Trump Administration Continues to Hammer China and Others

The Trump administration continues to hammer China and other countries with tariffs or at least the threat of tariffs. At this point there are three fronts where the President has focused his efforts to change trade: NAFTA, China and Steel.

The newest tariffs were announced on Tuesday and they were aimed at China. Specifically on Chinese technology and they could affect up to $50 billion in goods. The rate of the tariffs is 25% and the list of products it applies to will be announced by June 15.

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The announcement came as the two countries continue to negotiate a trade deal and after China committed to buying more U.S. exports. Commerce Secretary Wilbur Ross is expected to visit China later this week for the third round of meetings.

There is also another round of NAFTA negotiations going on this week as the U.S., Mexico and Canada continue to work through the agreement. Canadian President Justin Trudeau stated on Tuesday that, “no NAFTA is better than a bad deal.” He went on to point out that Canada imports more U.S. goods than China and Japan combined.

In fact, Canada imports more U.S. goods than any other country with 18.3% of U.S. exports going to our neighbors to the north. Mexico is second with 15.9% of our exports going to our neighbors to the South. China is third at 8% and Japan is fourth at 4.4%.

While it is a noble cause President Trump is taking on, it is also a dangerous game he is playing. So far his approach has been threatening tariffs on the goods brought in and then offering something less in exchange for a concession from the other side. At some point this strategy could backfire and could lead the other side to put bigger tariffs on U.S. goods. This could create a terrible economic environment and could send the U.S. in to a recession. It could even lead to a global recession.

One aspect of breaking off NAFTA and threatening to nullify other agreements that I haven’t seen discussed is the trust factor. NAFTA has been in place for several decades and needs to be revisited. However, pulling the U.S. out of the Paris Agreement on climate concerns and backing out of the Iran nuclear deal could lead to distrust in the future.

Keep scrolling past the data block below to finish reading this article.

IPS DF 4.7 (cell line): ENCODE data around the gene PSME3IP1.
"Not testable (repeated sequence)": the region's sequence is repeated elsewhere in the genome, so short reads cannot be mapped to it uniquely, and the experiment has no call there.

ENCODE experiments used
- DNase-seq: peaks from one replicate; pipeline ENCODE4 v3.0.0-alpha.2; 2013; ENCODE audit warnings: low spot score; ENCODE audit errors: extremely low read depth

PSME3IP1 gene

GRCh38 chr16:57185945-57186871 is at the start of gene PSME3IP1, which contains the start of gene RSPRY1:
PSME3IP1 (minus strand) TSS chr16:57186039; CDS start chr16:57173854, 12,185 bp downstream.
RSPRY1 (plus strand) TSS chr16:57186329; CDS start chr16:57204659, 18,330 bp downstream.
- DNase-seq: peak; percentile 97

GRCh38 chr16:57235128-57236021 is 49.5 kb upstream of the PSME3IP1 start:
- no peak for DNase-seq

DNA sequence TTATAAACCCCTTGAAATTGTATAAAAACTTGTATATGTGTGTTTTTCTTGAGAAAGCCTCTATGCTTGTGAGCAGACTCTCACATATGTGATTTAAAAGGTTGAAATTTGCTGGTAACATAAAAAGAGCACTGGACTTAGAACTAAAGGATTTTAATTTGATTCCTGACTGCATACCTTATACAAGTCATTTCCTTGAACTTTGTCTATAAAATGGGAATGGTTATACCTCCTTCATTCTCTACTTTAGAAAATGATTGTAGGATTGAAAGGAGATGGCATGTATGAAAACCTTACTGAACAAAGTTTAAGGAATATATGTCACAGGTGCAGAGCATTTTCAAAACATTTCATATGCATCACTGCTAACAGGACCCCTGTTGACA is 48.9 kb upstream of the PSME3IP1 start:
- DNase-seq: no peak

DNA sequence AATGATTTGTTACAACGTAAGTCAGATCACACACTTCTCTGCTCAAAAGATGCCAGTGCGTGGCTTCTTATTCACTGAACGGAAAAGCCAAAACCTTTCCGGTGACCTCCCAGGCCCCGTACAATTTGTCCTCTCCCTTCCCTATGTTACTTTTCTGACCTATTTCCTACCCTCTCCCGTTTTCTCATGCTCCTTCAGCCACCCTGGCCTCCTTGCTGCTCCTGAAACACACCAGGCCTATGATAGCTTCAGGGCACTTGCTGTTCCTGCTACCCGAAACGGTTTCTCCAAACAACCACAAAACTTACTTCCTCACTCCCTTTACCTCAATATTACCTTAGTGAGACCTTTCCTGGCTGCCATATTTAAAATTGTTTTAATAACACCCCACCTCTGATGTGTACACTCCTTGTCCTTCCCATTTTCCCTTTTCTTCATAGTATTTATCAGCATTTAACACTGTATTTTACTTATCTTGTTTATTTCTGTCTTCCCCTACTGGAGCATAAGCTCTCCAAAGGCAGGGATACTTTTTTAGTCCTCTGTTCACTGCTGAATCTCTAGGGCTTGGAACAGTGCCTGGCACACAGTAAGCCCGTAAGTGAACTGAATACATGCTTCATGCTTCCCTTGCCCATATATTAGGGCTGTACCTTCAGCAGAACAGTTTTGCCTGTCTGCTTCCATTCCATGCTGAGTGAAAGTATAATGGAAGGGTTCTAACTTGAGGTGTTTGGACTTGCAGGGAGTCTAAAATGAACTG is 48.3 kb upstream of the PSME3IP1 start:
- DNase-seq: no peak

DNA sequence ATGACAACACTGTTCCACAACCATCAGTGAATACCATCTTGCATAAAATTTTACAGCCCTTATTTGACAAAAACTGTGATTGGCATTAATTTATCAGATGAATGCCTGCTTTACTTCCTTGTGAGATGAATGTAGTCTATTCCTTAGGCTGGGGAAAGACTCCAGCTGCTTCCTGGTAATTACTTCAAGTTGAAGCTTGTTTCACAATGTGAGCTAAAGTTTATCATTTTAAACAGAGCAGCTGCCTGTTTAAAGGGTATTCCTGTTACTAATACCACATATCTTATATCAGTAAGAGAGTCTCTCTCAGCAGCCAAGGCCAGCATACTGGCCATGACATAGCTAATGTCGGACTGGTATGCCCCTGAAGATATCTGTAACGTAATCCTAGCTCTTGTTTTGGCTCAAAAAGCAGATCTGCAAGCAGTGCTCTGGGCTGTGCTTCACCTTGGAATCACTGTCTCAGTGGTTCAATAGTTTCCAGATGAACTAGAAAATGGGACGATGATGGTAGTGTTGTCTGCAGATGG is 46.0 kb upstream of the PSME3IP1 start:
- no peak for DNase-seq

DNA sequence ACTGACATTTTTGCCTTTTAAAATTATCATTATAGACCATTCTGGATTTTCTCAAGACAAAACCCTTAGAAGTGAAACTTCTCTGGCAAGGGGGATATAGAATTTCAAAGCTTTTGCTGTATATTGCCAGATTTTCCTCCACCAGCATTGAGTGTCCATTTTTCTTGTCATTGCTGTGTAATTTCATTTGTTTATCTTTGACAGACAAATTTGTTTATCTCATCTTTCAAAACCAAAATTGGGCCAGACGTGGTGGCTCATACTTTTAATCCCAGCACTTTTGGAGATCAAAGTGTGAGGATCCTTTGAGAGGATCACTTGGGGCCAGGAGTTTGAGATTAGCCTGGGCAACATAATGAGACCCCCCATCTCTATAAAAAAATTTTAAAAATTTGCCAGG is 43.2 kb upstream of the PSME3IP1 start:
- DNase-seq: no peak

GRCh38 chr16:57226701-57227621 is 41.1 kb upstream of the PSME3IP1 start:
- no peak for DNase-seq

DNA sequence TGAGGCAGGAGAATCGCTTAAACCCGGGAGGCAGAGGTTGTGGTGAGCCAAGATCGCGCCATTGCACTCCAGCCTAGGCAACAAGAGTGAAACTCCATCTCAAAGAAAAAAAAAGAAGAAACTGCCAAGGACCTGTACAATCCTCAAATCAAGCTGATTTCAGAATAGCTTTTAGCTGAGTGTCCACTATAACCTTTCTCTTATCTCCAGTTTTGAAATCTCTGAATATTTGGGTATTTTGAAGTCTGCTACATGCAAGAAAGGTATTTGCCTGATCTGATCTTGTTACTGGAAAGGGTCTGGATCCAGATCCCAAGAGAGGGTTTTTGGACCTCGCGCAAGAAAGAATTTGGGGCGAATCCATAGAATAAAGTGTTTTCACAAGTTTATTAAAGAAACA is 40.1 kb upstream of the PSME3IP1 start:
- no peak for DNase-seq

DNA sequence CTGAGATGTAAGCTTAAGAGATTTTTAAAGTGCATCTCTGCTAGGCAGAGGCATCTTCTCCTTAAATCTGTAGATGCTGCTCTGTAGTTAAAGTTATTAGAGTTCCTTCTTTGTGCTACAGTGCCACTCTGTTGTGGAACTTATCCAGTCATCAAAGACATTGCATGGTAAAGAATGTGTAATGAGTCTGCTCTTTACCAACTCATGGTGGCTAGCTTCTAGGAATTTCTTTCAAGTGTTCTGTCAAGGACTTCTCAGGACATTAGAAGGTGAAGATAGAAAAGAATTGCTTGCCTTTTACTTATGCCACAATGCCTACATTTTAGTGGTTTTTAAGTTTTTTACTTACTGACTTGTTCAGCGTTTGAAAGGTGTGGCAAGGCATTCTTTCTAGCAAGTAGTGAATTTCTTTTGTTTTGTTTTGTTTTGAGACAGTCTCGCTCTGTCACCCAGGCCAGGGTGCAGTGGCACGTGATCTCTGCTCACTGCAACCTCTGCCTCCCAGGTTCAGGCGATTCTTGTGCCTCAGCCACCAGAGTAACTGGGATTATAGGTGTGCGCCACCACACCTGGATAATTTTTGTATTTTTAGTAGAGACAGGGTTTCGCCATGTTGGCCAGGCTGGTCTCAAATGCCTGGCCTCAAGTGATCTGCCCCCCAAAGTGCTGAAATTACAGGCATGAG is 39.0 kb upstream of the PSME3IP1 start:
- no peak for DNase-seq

President Trump has made it clear that he would like to undo a number of agreements that President Obama entered in to. What is to say that a democrat wins the Presidency in 2020 and then in a tit-for-tat decides to undo any and all agreements President Trump enters. How will this look to the world? How will any country or any other governing body such as the EU enter a long-term agreement with the U.S. and expect it to be upheld?

As I stated before, what President Trump is attempting to do is a worthy cause. There are too many inconsistencies in international trade and the playing field needs to be leveled to a degree. However, the international trade field isn’t a flat playing field. There need to be certain imbalances for countries to operate efficiently.

Up until now President Trump has pushed and then stepped back, pushed and stepped back. You have to be careful with this strategy because you may push too hard and instead of the other side pushing back, they punch back.

How far is President Trump willing to go? Is he willing to push this agenda to the point that it throws the U.S. and the rest of the world in to a recession? Is he willing to endanger the trustworthiness of the country when it comes to negotiating with other countries?

It is a dangerous game he is playing. Let’s hope the focus remains on the goal of bettering trade and that the outcome is successful for all involved. International trade isn’t a zero-sum game where one side wins and the other side loses. If they are done properly, trade agreements are good for all the parties involved.

About Rick Pendergraft

Rick has been studying, trading, analyzing and writing about the investment markets for over 30 years. He has worked for some of the largest financial publishers in the world and he has been quoted in the Wall Street Journal, USA Today, the New York Times and the Washington Post. In addition, he has been interviewed on Bloomberg, CNBC and Fox Business News. Rick’s analysis process includes fundamental, sentiment and technical analysis. Rick started college as an education major, wanting to teach economics, but eventually changed to majoring in Economics and received a Bachelor of Science in Economics from Wright State University. His desire to inform and educate people is at the heart of his writing.

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